World famous Barcelona and Argentine striker Lionel Messi has declared on his Facebook page that he is surprised by accusations in Spain of tax avoidance.
The page says: “We have just known through the media about the claim filed by the Spanish tax authorities. We are surprised about the news, because we have never committed any infringement. We have always fulfilled all our tax obligations, following the advices of our Tax Consultants who will take care of clarifying this situation.”
Messi and his father Jorge Horacio have been accused by Spanish tax authorities of defrauding the state of more than four million Euros.
The World Player of the Year and his father allegedly filed fraudulent tax returns for the years 2006, 2007, 2008 and 2009, according to a spokesman for the prosecutor's office for tax crimes in Catalonia.
Messi, who will be 26 this month, is one of the world's highest-paid athletes with a salary of just over 20 million dollars a season, according to Forbes magazine.
On top of his Barca wages, he pulls in around 21 million in endorsements from sponsors including Adidas, PepsiCo and P&G and he is 10th on Forbes' latest list of top-earning athletes.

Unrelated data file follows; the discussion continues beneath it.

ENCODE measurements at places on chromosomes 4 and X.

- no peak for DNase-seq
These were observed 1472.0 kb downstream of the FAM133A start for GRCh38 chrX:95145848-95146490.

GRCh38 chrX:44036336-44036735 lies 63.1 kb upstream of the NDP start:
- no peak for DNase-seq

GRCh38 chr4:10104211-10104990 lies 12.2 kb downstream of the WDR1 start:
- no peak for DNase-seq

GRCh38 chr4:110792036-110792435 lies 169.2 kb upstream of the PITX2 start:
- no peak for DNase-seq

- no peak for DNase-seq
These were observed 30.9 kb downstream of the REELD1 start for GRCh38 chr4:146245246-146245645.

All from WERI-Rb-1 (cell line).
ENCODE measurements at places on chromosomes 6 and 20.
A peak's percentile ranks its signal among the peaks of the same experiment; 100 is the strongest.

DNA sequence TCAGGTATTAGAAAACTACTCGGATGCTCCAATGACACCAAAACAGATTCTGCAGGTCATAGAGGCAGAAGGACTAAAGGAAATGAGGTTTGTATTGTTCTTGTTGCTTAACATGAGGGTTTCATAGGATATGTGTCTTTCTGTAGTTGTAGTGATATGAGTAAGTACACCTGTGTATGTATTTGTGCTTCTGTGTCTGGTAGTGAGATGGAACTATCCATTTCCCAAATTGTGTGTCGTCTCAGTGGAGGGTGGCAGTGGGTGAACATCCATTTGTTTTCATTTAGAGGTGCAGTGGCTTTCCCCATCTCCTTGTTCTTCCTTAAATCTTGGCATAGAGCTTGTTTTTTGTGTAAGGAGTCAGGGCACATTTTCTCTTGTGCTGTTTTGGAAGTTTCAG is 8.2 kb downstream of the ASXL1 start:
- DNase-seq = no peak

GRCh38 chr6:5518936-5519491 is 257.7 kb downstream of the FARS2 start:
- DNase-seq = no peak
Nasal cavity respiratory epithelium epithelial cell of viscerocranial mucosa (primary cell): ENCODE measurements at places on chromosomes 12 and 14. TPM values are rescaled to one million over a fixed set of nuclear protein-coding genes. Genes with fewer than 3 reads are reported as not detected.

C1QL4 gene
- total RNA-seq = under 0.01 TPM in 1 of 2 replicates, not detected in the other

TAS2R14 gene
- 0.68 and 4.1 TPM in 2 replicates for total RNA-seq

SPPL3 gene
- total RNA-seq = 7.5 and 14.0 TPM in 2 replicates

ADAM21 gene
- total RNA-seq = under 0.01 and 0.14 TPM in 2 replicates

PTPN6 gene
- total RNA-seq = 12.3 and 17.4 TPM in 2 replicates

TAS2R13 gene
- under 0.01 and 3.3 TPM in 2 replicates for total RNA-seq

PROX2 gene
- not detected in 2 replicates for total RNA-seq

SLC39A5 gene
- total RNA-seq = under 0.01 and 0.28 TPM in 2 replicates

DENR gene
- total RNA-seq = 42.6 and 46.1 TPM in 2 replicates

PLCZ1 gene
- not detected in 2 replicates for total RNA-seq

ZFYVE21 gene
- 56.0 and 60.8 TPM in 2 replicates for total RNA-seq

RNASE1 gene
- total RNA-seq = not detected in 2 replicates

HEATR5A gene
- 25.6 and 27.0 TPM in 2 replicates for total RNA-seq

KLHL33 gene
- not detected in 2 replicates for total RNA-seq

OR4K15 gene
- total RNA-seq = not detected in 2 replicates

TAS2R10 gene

Messi came on for the final half-hour of Argentina's World Cup 2014 qualifier against Ecuador in Quito on Tuesday which ended in a 1-1 draw.
According to Catalonia prosecutor, Messi and his father made use of Uruguayan finance companies, Goodshire SA, Jenbril SA and Forsy Corporation SA, as well as others registered in Belize, the UK and Switzerland, through which a complex network of contracts and commission payments linked to his commercial image were made.
Spain’s leading newspaper El Pais reported that for the prosecution it is evident “that the initiative of elude and defraud taxes comes from Jorge Messi”, the father and representative of the player because in 2005, when Lionel was still under age, he contracted a third party for the creation of the first association to avoid taxes, which was later substituted by another.
Under Spanish law such crimes can mean two to six years in jail plus a fine that is two to six times the money defrauded, when the figure is in excess of 600.000 Euros.